Natural Cause # 4:Natural Aerosols These are very fine particles and droplets that are small enough to remain in the atmosphere for a very long time. They both reflect and absorb incoming solar radiation.
Human Impact # 1:Enhanced Greenhouse Effects: Humans activities are adding a lot more greenhouse gases to the atmosphere – therefore trapping more heat , and raising the Global temp.
Human Impact #2:Deforestation = lower Albedo = more heat absorbed As humans replace lighter reflective forests with dark asphalt or concrete, we get less albedo (more absorption of heat)
Human Impact #3:Artificial Aerosols Humans are adding large quantities of fine particles (aerosols) to the atmosphere, both from agriculture and industrial activities.
…and something I bet you’ve never thought of!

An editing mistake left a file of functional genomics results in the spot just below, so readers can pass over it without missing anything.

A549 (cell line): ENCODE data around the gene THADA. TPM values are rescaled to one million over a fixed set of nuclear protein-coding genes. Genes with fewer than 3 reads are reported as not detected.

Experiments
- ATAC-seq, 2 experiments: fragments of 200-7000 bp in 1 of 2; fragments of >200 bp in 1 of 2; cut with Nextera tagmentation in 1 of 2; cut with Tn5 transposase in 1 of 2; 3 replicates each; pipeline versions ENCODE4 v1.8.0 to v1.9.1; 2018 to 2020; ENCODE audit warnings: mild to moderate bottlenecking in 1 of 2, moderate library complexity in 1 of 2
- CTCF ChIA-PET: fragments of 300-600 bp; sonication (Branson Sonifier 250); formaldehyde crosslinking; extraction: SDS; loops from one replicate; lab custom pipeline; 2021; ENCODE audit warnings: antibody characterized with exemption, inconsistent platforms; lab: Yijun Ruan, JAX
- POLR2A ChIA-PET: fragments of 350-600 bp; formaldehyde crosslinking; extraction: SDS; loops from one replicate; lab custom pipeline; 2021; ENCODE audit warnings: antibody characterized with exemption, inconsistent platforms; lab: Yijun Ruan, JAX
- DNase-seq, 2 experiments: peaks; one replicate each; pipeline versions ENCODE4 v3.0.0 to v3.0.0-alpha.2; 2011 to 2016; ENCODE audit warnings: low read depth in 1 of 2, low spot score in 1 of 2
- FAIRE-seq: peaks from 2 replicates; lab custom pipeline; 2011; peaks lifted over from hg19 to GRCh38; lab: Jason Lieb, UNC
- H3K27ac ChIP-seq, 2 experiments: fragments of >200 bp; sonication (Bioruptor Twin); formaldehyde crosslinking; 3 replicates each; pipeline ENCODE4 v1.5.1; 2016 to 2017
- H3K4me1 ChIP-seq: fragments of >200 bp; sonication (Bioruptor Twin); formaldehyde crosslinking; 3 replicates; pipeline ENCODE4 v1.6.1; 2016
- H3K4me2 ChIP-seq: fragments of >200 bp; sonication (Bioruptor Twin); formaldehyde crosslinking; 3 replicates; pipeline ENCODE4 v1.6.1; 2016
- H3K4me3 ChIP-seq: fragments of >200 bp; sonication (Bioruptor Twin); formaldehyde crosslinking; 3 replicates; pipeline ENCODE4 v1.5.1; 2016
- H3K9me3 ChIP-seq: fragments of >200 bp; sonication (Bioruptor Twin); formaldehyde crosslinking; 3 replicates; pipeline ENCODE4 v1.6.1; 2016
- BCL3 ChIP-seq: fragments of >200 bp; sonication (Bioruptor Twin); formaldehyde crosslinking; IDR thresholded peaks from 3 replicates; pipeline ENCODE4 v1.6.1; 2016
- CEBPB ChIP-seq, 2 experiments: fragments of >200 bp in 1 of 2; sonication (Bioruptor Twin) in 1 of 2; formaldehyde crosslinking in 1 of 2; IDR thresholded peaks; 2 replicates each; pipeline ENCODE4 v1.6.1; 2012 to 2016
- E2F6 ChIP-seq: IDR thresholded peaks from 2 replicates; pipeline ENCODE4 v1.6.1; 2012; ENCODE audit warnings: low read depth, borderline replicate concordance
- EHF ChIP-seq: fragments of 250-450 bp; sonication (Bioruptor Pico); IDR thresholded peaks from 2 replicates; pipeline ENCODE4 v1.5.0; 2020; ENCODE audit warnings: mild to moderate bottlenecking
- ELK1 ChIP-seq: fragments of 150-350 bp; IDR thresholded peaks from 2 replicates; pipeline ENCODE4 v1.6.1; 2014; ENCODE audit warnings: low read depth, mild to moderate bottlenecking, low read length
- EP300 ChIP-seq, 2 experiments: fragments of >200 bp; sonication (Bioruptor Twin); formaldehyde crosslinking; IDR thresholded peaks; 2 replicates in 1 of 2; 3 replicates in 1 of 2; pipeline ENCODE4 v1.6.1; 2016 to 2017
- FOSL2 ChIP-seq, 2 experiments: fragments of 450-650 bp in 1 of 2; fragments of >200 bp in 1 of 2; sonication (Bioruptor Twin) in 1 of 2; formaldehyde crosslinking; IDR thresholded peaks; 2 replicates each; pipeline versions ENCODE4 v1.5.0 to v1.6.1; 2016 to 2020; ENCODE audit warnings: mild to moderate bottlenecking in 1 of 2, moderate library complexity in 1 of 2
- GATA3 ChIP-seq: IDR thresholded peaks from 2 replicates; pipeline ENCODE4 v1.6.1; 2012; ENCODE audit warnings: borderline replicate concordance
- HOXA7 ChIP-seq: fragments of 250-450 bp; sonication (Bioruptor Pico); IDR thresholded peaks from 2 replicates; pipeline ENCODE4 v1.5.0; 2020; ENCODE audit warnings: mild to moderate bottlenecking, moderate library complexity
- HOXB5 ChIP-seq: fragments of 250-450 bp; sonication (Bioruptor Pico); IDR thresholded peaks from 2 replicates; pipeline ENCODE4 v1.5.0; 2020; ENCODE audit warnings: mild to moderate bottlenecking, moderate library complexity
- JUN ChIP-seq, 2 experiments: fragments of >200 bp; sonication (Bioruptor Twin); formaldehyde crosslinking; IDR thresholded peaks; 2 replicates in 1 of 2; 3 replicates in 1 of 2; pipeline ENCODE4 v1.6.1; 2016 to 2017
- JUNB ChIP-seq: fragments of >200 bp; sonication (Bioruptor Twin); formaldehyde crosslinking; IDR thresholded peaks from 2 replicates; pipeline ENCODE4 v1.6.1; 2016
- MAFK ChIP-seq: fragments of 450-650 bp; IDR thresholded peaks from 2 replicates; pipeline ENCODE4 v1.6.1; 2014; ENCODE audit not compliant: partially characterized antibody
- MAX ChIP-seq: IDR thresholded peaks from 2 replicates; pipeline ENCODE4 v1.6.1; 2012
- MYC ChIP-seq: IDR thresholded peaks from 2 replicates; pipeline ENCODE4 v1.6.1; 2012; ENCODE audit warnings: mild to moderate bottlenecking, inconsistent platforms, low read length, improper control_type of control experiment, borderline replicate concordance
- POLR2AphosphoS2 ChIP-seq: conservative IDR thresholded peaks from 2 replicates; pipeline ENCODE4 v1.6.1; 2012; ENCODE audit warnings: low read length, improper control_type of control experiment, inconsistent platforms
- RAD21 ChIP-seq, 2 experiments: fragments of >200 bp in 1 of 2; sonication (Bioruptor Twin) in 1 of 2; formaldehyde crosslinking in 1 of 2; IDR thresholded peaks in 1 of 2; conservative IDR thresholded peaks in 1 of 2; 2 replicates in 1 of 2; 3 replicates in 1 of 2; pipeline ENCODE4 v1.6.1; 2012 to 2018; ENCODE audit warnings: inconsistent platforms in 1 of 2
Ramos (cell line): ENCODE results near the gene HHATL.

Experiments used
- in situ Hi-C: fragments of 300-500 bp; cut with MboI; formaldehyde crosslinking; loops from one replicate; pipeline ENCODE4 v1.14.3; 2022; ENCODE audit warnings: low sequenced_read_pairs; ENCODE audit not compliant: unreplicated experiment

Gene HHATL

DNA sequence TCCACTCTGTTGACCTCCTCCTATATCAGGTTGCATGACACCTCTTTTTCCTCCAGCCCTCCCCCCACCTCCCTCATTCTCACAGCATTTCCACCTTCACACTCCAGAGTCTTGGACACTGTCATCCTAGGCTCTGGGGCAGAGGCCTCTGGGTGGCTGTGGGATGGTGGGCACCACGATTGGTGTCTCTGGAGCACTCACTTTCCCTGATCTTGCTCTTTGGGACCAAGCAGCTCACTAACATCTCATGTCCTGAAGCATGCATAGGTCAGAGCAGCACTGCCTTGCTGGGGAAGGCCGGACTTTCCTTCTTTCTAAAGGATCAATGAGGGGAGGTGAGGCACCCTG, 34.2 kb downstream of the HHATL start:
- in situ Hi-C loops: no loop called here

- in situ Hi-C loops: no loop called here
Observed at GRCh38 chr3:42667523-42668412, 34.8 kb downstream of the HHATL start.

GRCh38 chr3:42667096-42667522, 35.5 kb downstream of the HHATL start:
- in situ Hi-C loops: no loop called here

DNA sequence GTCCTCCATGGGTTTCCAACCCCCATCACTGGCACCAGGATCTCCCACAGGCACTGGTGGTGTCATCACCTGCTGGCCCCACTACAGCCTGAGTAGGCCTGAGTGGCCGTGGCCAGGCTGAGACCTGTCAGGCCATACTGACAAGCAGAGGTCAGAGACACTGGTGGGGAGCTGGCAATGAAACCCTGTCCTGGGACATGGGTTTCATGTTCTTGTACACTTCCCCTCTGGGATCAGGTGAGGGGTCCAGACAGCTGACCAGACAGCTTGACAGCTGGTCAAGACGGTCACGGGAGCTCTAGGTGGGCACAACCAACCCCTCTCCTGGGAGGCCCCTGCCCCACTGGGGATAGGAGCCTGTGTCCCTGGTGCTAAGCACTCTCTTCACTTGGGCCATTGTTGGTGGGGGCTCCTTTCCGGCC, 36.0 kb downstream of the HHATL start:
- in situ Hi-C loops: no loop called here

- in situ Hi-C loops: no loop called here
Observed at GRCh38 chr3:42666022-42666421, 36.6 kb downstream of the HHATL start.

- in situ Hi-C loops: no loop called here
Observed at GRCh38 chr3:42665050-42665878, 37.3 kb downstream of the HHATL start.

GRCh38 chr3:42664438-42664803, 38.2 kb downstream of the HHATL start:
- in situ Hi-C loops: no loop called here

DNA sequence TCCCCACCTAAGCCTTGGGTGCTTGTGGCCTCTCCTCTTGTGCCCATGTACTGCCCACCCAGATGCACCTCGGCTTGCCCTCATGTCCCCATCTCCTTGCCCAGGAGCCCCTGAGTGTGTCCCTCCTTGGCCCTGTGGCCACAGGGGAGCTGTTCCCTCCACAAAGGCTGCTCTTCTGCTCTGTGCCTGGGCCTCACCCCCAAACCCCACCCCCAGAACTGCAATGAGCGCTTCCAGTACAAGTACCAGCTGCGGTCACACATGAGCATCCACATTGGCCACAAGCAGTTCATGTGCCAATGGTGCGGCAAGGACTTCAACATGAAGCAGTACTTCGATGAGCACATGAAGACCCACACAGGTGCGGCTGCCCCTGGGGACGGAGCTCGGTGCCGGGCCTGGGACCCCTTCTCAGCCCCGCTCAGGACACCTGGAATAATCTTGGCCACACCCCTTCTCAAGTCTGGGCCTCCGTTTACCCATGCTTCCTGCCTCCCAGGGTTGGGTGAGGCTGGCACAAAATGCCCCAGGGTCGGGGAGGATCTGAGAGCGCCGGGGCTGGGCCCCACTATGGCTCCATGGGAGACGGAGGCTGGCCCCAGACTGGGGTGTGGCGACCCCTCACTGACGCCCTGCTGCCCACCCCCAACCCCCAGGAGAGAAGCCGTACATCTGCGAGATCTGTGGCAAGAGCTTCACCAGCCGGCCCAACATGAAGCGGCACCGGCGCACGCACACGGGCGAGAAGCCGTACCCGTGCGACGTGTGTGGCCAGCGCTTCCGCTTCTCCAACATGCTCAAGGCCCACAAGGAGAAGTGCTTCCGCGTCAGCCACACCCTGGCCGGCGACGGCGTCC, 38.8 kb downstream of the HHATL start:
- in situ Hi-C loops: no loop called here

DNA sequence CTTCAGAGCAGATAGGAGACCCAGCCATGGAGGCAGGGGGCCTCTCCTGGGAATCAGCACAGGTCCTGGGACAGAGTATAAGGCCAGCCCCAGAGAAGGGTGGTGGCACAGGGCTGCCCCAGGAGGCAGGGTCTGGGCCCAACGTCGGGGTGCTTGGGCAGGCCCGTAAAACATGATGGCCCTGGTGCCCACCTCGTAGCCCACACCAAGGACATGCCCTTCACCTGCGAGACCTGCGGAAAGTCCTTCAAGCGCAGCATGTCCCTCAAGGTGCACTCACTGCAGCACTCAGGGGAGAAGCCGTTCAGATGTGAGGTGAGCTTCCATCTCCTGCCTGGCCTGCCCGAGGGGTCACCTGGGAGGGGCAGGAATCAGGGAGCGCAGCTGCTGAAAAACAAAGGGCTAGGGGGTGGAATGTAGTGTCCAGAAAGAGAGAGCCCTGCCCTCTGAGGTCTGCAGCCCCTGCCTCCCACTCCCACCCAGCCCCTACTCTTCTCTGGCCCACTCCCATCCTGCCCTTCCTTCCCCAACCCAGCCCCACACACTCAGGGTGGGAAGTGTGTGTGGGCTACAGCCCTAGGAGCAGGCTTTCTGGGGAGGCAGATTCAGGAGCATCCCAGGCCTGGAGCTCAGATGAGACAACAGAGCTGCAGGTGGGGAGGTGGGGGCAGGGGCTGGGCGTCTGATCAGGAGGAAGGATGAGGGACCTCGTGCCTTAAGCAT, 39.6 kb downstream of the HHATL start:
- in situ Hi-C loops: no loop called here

Action Plan #1: Reduce, Reuse, Recycle By recycling half of your household waste, you can save 2,400 pounds of carbon dioxide annually.
Action Plan #2: Use Less Heat and Air Conditioning Setting your thermostat just 2 degrees lower in winter and higher in summer could save about 2,000 pounds of carbon dioxide each year.
Action Plan #3: Change a Light Bulb! Replacing just one 60-watt incandescent light bulb with a CFL will save you $30 over the life of the bulb. CFLs also last 10 times longer than incandescent bulbs, use two-thirds less energy, and give off 70 percent less heat. If every U.S. family replaced one regular light bulb with a CFL, it would eliminate 90 billion pounds of greenhouse gases, the same as taking 7.5 million cars off the road.